A Discussion of Christopher H. Achen and Larry M. Bartels’ Democracy for Realists

A Discussion of Christopher H. Achen and Larry M. Bartels’ Democracy for Realists: Why Elections Do Not Produce Responsive Government

by Christopher H. Achen, Princeton, University and Larry M. Bartels, Vanderbilt University

Liberal democracy is often viewed by its supporters as a system of government that responds to the informed and rational preferences of the public organized as voters. And liberal democracy is often viewed by its critics as a system that fails to respond to the informed and rational preferences of its citizens. In this book Larry Bartels and Chris Achen draw on decades of research to argue that a “realistic” conception of democracy cannot be centered on the idea of a “rational voter,” and that the ills of contemporary democracies, and especially democracy in the U.S., must be sought in the dynamics that link voters, political parties and public policy in ways that reproduce inequality. “We believe,” write the authors, “that abandoning the folk theory of democracy is a prerequisite to both greater intellectual clarity and real political change. Too many democratic reformers have squandered their energy on misguided or quixotic ideas.”

Read the full review symposium.


  • Antje Schwennicke, Virginia Wesleyan College
    In 2016, American citizens voted against the wisdom of policy experts and elites. A historic election campaign came to a close with a result that was feared by many and predicted by few. The economic and political consequences of the future policies enacted by the Trump administration still remain uncertain—much depends on the degree to which campaign promises (and threats) will be enacted. However, President-elect Trump’s campaign proposals for trade, foreign policy, climate change, and energy policy (to name a few) alarmed experts and politicians alike, and a vocal elite from both sides of the aisle warned repeatedly of the potentially long-lasting deleterious effects of such policies on the lives of ordinary citizens. Read the full article.
  • Elizabeth F. Cohen, Syracuse University
    In a year when voter dissatisfaction with electoral choices and outcomes has reached fever pitch, enter Christopher Achen and Larry Bartels with social-scientific evidence demonstrating that the act of voting reflects neither a forward-looking political vision held by individual voters nor a retrospective verdict on the past performance of parties and politicians. In short, people don’t seem to like or even understand the political choices they make. Democracy for Realists explains this counter-intuitive circumstance by showing that “liberalism is simply too shallow to bear the weight put on it in conventional [folk] democratic theorizing” (p. 216). Read the full article.
  • Neil Roberts, Williams College
    “My black studies and philosophy of religion self is telling my political science self that political scientists don’t know shit about politics. If it weren’t so late in the process, I’d go so far as to say that the American Political Science Association should scrap its legitimacy theme for the September 2017 annual meeting and instead make the theme a discussion of the future of the field. Any field that can subordinate the study of race and the study of women domestically and internationally is a field living in a delusion. And I say this with love, not despair. Parrhesia isn’t easy to hear.” I posted those words on my Facebook wall the morning after the November 2016 U.S. Presidential election, to a bevy of responses. Yes, they’re hardly what you’d expect for inclusion in a symposium on Christopher Achen and Larry Bartels’s Democracy for Realists. But I stand by them, developments in the wake of the Perestroika movement’s aftermath, this journal including, notwithstanding. To comment on Achen and Bartels, thankfully, is to address exceptions to disciplinary norms. Read the full article.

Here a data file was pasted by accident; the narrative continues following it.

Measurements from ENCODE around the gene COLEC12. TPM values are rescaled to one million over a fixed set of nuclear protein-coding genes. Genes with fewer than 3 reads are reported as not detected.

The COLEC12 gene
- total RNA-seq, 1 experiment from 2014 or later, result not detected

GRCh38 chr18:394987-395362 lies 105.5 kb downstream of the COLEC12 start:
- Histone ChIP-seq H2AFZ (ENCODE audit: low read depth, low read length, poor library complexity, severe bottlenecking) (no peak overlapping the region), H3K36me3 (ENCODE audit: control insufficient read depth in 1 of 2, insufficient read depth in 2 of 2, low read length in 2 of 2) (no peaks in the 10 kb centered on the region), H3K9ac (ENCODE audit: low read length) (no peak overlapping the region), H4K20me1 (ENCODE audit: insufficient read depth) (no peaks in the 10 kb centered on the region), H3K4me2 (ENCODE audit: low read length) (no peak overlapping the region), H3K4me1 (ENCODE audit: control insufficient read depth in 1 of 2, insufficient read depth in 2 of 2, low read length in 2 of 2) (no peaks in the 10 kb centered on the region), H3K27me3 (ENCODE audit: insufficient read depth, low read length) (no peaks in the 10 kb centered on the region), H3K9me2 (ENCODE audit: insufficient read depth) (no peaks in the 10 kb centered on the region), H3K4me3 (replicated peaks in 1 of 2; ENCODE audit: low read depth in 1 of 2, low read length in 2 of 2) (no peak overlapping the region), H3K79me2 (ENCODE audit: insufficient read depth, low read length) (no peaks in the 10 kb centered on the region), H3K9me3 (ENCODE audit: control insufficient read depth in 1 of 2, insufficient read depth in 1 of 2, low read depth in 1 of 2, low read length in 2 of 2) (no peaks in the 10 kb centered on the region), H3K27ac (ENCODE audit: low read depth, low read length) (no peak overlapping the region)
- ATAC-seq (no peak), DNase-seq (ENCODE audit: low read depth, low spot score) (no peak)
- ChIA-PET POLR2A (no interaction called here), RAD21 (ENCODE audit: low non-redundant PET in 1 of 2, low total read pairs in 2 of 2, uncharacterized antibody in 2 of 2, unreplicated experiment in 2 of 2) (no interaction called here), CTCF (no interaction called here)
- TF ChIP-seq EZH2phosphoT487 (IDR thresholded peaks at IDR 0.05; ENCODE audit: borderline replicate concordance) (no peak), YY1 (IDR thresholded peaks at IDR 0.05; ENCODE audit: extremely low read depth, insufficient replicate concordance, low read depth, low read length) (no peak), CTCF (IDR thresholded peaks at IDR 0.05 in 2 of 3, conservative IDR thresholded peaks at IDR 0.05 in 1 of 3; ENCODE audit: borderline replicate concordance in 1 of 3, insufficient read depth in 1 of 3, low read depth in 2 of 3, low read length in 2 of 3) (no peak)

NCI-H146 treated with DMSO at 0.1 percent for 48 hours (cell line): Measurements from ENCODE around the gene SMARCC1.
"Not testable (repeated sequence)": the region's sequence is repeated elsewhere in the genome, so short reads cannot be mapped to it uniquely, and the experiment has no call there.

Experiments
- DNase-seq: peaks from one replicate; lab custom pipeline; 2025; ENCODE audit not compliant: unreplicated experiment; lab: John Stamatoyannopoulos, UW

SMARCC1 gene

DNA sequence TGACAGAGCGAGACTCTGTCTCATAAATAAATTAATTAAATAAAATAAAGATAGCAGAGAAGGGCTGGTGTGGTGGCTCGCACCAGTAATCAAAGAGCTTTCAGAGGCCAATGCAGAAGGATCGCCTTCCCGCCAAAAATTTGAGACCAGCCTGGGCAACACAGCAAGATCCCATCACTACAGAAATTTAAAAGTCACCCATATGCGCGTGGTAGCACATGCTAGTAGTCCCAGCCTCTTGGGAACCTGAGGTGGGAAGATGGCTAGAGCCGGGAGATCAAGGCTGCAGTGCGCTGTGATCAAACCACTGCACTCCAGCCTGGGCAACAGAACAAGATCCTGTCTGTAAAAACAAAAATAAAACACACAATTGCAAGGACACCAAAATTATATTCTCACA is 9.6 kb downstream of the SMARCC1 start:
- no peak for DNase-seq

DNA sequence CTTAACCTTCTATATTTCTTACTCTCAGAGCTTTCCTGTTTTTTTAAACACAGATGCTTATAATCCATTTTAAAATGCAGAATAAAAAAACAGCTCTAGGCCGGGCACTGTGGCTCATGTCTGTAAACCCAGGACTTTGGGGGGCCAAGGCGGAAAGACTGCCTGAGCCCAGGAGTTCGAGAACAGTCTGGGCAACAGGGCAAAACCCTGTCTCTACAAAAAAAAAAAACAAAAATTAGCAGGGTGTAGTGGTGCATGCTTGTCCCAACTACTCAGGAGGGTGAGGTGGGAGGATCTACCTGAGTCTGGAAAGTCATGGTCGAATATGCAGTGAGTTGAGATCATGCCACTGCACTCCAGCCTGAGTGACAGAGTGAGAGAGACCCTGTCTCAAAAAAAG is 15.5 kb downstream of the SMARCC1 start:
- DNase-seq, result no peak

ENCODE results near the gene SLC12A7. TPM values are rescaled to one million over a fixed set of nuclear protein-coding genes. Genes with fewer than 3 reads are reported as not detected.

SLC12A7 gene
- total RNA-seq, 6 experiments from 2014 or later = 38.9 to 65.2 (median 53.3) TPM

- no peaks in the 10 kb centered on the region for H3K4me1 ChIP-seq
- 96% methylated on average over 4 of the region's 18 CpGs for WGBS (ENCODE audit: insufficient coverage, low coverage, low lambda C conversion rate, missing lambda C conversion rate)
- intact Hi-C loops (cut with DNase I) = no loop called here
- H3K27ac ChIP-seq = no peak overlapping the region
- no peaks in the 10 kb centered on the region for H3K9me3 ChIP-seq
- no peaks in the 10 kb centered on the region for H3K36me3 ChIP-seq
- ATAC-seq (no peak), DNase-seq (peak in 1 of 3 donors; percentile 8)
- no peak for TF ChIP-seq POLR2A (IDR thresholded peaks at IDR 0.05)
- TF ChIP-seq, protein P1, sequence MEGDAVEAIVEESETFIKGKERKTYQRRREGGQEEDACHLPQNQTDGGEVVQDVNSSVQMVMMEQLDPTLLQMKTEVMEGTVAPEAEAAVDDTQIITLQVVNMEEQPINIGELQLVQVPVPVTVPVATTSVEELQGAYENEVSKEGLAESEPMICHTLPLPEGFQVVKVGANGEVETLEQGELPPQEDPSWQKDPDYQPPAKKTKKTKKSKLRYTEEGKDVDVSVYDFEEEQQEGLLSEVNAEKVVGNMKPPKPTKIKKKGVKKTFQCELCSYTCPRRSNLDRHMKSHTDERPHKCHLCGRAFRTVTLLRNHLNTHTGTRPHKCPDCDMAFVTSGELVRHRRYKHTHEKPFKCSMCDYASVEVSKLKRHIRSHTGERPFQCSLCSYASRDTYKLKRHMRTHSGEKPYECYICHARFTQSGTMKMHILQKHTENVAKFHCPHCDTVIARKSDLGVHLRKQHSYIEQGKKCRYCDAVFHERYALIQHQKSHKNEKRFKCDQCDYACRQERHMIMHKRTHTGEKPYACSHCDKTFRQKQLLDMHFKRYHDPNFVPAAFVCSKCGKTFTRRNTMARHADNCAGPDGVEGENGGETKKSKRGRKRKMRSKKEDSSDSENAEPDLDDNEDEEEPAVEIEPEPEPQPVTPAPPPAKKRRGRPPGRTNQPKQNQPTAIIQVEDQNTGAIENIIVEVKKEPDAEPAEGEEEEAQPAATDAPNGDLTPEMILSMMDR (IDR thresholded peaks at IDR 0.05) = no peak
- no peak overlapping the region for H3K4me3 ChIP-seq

• Andrew Sabl, Yale University
    Impirical political scientists (especially Americanists) differ sharply with political theorists regarding how they measure democracy’s quality or proper functioning (Sabl 2015). This book exemplifies both the size of this gap and some of its costs. Christopher Achen and Larry Bartels aim to refute a prevalent model of democracy under which “what the majority wants becomes government policy” (p. 1). Read the full article.
  • Isabela Mares, Columbia University
    Larry Bartels and Chris Achen have written a path-breaking book, which synthesizes several decades of research on the shortcomings of democratic politics. The book is unique in our discipline, due to its ability to bring together empirical research covering a broad range of topics in voting behavior and electoral politics and normative research about the foundations of democratic politics. Read the full article.
  • Gerald C. Wright, Indiana University
    Chris Achen and Larry Bartels have written a brilliant book. It is also a distinctly pessimistic assessment of the quality of American democracy. They are quite successful in showing a number of major deficiencies our common sense idea of democracy, what they call “the Folk Theory.” The Folk Theory is not an empirical model, it is a normative ideal. It may be on the naive side, but is it nevertheless deeply embedded in both popular conceptions of democracy and in the fabric of a great deal of political science research. In many parts of their book, however, it appears that Achen and Bartels attack the Folk Theory as though it were being offered as an empirical model of how the system actually works. But we have known for generations that the American voter falls short of the Folk Theory’s idealized democratic citizen. While Achen and Bartels provide interesting new data, their basic message is not news. Read the full article.

Read the full review symposium.

Perspectives on Politics  /  Volume 15Issue 1  /  March 2017, pp. 148-162